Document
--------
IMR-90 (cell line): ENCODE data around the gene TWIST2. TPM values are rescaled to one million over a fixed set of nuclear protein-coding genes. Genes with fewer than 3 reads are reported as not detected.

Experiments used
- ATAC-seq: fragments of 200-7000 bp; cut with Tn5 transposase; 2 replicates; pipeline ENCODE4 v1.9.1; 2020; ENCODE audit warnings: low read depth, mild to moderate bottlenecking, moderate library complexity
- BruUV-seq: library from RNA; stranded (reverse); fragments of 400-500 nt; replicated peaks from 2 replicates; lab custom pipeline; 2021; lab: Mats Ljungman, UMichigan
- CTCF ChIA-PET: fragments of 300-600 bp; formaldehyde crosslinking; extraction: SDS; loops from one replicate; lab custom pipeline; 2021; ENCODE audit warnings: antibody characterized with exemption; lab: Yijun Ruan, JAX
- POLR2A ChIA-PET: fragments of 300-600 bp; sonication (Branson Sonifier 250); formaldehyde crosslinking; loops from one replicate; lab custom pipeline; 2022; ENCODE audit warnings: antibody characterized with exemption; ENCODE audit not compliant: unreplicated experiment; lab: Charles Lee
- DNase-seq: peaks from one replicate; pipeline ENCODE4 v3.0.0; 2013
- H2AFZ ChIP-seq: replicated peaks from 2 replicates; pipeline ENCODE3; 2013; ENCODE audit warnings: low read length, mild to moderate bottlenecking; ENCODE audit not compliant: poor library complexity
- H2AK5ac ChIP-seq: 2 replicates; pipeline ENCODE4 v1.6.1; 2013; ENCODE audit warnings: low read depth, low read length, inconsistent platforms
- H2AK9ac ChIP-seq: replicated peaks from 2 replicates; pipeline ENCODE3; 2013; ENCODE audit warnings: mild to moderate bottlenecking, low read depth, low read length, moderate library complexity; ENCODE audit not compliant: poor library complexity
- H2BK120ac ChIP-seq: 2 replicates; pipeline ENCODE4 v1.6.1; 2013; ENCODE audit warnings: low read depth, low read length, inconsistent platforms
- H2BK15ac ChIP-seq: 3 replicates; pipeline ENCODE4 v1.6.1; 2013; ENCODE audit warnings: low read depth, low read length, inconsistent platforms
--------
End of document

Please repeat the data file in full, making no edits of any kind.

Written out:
IMR-90 (cell line): ENCODE data around the gene TWIST2. TPM values are rescaled to one million over a fixed set of nuclear protein-coding genes. Genes with fewer than 3 reads are reported as not detected.

Experiments used
- ATAC-seq: fragments of 200-7000 bp; cut with Tn5 transposase; 2 replicates; pipeline ENCODE4 v1.9.1; 2020; ENCODE audit warnings: low read depth, mild to moderate bottlenecking, moderate library complexity
- BruUV-seq: library from RNA; stranded (reverse); fragments of 400-500 nt; replicated peaks from 2 replicates; lab custom pipeline; 2021; lab: Mats Ljungman, UMichigan
- CTCF ChIA-PET: fragments of 300-600 bp; formaldehyde crosslinking; extraction: SDS; loops from one replicate; lab custom pipeline; 2021; ENCODE audit warnings: antibody characterized with exemption; lab: Yijun Ruan, JAX
- POLR2A ChIA-PET: fragments of 300-600 bp; sonication (Branson Sonifier 250); formaldehyde crosslinking; loops from one replicate; lab custom pipeline; 2022; ENCODE audit warnings: antibody characterized with exemption; ENCODE audit not compliant: unreplicated experiment; lab: Charles Lee
- DNase-seq: peaks from one replicate; pipeline ENCODE4 v3.0.0; 2013
- H2AFZ ChIP-seq: replicated peaks from 2 replicates; pipeline ENCODE3; 2013; ENCODE audit warnings: low read length, mild to moderate bottlenecking; ENCODE audit not compliant: poor library complexity
- H2AK5ac ChIP-seq: 2 replicates; pipeline ENCODE4 v1.6.1; 2013; ENCODE audit warnings: low read depth, low read length, inconsistent platforms
- H2AK9ac ChIP-seq: replicated peaks from 2 replicates; pipeline ENCODE3; 2013; ENCODE audit warnings: mild to moderate bottlenecking, low read depth, low read length, moderate library complexity; ENCODE audit not compliant: poor library complexity
- H2BK120ac ChIP-seq: 2 replicates; pipeline ENCODE4 v1.6.1; 2013; ENCODE audit warnings: low read depth, low read length, inconsistent platforms
- H2BK15ac ChIP-seq: 3 replicates; pipeline ENCODE4 v1.6.1; 2013; ENCODE audit warnings: low read depth, low read length, inconsistent platforms